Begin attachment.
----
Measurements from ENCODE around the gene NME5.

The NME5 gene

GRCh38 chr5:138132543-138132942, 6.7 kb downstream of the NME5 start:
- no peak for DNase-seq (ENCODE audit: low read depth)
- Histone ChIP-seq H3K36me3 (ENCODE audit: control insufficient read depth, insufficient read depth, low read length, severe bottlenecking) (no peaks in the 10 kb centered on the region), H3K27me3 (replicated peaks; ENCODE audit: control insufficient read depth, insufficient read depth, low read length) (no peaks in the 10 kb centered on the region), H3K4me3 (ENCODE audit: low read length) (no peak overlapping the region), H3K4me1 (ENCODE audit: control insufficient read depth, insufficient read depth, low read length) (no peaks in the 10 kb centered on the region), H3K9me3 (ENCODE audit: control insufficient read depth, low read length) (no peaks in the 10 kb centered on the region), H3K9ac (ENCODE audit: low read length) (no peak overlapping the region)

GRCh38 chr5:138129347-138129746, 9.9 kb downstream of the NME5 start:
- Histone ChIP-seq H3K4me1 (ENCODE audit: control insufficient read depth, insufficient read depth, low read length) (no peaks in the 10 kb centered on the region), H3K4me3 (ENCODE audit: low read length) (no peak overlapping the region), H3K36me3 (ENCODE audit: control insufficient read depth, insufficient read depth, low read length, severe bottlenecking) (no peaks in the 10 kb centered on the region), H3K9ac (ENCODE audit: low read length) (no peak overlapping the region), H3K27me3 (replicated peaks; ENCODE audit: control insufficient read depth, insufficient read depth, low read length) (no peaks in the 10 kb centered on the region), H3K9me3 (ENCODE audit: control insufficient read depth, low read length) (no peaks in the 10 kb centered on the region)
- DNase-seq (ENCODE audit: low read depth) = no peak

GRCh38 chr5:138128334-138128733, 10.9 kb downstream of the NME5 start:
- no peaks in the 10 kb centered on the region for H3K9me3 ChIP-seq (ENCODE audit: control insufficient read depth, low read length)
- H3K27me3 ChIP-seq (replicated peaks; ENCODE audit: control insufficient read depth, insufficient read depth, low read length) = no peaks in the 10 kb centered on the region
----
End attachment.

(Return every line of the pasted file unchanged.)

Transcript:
Measurements from ENCODE around the gene NME5.

The NME5 gene

GRCh38 chr5:138132543-138132942, 6.7 kb downstream of the NME5 start:
- no peak for DNase-seq (ENCODE audit: low read depth)
- Histone ChIP-seq H3K36me3 (ENCODE audit: control insufficient read depth, insufficient read depth, low read length, severe bottlenecking) (no peaks in the 10 kb centered on the region), H3K27me3 (replicated peaks; ENCODE audit: control insufficient read depth, insufficient read depth, low read length) (no peaks in the 10 kb centered on the region), H3K4me3 (ENCODE audit: low read length) (no peak overlapping the region), H3K4me1 (ENCODE audit: control insufficient read depth, insufficient read depth, low read length) (no peaks in the 10 kb centered on the region), H3K9me3 (ENCODE audit: control insufficient read depth, low read length) (no peaks in the 10 kb centered on the region), H3K9ac (ENCODE audit: low read length) (no peak overlapping the region)

GRCh38 chr5:138129347-138129746, 9.9 kb downstream of the NME5 start:
- Histone ChIP-seq H3K4me1 (ENCODE audit: control insufficient read depth, insufficient read depth, low read length) (no peaks in the 10 kb centered on the region), H3K4me3 (ENCODE audit: low read length) (no peak overlapping the region), H3K36me3 (ENCODE audit: control insufficient read depth, insufficient read depth, low read length, severe bottlenecking) (no peaks in the 10 kb centered on the region), H3K9ac (ENCODE audit: low read length) (no peak overlapping the region), H3K27me3 (replicated peaks; ENCODE audit: control insufficient read depth, insufficient read depth, low read length) (no peaks in the 10 kb centered on the region), H3K9me3 (ENCODE audit: control insufficient read depth, low read length) (no peaks in the 10 kb centered on the region)
- DNase-seq (ENCODE audit: low read depth) = no peak

GRCh38 chr5:138128334-138128733, 10.9 kb downstream of the NME5 start:
- no peaks in the 10 kb centered on the region for H3K9me3 ChIP-seq (ENCODE audit: control insufficient read depth, low read length)
- H3K27me3 ChIP-seq (replicated peaks; ENCODE audit: control insufficient read depth, insufficient read depth, low read length) = no peaks in the 10 kb centered on the region